-However, he never got a patent for this
Josef Delarose Lascaux
-there is the high output base between the upper and lower floss band and ribbon assembly. This extra three quarters of an inch coupled with the leather floaters creates a little more separation and gives you more volume of Cotton Candy per ounce of sugar.
Deluxe Whirlwind High Output Floss Machine w/Pan
-The Super Floss Maxx is a really high output machine suitable for operation on almost any 15 Amp line for more production,
fluffier cotton candy, more yield per pound of sugar. Note - do not use high wattage heating elements - use special Floss Maxx heating elements. 1800 watts.
Super Floss Maxx Machine w/Pan
Mechanism of Process
•The process first involves
the sugar melting into a liquid form
that is spun inside
of the cotton candy machine.
•A special treated sugar (floss sugar)
is use in cotton candy production
to promote the formation of fibers.
•Floss sugar - ready to use or concentrate
cotton candy sugar flavors
specially formulated for color, taste and aroma;
ingredients: sugar and food coloring
•When it finally cools, the sugar
changes back from a liquid state to a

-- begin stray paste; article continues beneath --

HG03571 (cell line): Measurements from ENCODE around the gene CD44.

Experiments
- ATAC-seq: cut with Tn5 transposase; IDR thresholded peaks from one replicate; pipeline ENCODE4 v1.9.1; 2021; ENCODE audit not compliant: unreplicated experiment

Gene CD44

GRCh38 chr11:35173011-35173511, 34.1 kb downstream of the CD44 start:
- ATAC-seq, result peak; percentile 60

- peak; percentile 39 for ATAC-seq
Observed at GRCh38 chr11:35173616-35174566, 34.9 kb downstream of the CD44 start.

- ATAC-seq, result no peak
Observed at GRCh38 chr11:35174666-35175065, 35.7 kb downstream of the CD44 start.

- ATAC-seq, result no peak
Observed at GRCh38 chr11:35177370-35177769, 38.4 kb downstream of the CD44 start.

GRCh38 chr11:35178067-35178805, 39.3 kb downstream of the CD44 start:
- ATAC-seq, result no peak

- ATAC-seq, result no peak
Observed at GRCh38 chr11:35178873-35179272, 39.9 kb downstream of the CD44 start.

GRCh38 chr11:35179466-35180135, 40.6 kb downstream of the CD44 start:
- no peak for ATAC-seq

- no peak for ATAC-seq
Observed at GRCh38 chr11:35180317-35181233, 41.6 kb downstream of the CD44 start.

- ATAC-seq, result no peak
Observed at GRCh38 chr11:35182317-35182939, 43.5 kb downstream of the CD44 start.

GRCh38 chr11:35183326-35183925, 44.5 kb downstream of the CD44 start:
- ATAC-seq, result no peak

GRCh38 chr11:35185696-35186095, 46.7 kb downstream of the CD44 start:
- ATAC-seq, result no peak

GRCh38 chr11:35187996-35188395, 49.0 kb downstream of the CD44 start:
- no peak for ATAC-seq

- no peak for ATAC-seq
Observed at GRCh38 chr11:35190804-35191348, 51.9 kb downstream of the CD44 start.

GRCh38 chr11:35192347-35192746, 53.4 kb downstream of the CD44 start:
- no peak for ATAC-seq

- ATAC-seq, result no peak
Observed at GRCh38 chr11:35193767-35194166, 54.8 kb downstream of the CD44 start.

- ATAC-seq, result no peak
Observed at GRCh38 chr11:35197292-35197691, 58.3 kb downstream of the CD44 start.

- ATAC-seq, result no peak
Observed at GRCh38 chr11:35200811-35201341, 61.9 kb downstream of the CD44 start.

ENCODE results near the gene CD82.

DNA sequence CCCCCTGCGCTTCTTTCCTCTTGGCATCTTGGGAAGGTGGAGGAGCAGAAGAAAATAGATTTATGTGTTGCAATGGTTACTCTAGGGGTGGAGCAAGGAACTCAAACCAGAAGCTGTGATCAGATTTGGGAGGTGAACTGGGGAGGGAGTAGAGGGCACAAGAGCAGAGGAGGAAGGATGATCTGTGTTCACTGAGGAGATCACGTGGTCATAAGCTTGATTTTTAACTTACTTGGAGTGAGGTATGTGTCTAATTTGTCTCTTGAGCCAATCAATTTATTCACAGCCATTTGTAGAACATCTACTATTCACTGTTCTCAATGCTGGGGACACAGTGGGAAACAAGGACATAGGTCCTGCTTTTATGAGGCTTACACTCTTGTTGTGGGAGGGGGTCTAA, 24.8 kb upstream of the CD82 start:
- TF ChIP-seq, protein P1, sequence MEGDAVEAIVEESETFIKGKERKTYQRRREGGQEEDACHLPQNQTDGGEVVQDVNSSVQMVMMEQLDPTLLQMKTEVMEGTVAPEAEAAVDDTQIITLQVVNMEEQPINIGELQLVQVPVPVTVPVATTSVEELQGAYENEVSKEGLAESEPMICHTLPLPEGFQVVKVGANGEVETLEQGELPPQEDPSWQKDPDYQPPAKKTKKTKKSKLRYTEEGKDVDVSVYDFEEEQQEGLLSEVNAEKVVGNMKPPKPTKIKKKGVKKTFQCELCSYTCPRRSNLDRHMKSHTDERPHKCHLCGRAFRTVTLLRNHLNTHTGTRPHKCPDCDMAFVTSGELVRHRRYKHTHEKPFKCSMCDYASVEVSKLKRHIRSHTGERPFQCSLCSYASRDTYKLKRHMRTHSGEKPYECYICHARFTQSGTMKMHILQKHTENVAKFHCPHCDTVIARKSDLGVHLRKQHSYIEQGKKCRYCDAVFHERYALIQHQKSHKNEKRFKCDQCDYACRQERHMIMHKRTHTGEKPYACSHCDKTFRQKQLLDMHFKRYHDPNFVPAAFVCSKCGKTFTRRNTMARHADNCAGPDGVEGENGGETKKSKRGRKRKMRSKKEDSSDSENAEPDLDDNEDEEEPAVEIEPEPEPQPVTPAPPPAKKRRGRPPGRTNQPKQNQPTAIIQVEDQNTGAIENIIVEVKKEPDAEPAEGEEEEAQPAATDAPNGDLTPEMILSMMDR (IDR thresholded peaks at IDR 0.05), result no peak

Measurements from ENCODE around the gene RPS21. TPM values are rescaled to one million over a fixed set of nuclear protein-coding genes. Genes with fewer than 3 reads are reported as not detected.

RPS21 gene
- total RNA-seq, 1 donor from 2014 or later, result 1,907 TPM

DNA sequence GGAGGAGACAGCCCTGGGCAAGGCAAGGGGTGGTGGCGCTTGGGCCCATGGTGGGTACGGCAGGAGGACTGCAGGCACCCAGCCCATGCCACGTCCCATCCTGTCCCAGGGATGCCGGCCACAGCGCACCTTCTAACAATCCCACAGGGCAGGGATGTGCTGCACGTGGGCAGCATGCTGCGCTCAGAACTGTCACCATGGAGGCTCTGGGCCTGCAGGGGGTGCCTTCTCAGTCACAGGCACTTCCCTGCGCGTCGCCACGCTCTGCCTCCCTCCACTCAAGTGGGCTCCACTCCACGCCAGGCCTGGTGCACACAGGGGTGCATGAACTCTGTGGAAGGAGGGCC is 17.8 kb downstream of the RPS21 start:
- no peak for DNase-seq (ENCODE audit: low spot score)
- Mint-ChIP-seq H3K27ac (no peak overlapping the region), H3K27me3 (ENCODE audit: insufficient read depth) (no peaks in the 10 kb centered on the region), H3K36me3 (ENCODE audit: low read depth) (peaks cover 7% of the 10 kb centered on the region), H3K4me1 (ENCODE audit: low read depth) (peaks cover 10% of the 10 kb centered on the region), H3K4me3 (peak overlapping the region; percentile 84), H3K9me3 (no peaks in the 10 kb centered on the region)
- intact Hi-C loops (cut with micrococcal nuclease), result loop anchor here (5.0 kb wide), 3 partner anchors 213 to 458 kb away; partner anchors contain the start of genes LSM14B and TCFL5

solid state where it can be
collected and served on a stick.
•Cotton candy is sugar that has been heated
to a high temperature, melted and spun
through an apparatus with tiny holes so
thin strands of the melted sugar come
into contact with air,
where the sugar crystallizes.
•Caramelization is what happens
when sugar melts. A crystal of granulated sugar
(sucrose- making up almost 100% of the structure)
is held together by chemical bonds, heat can
break these bonds, splitting the crystal into
its two component sugars, glucose and
fructose. These sugars break down further,
freeing their atomic building blocks: carbon,
hydrogen and oxygen. Hydrogen and oxygen
atoms reunite to form water, and the carbon
clusters in increasingly larger clumps.
Eventually the water evaporates and the
carbon starts to burn.
Mechanism of machine
•moisten the inside of the floss pan:
so the floss will adhere to the pan
•floaters (attached to the top plate of the spinner):
provide an extra current of air which can be
used to control the direction of the floss as
it comes out. very useful in getting the floss,
if you adjust them upwards the floss will fly
upwards and if you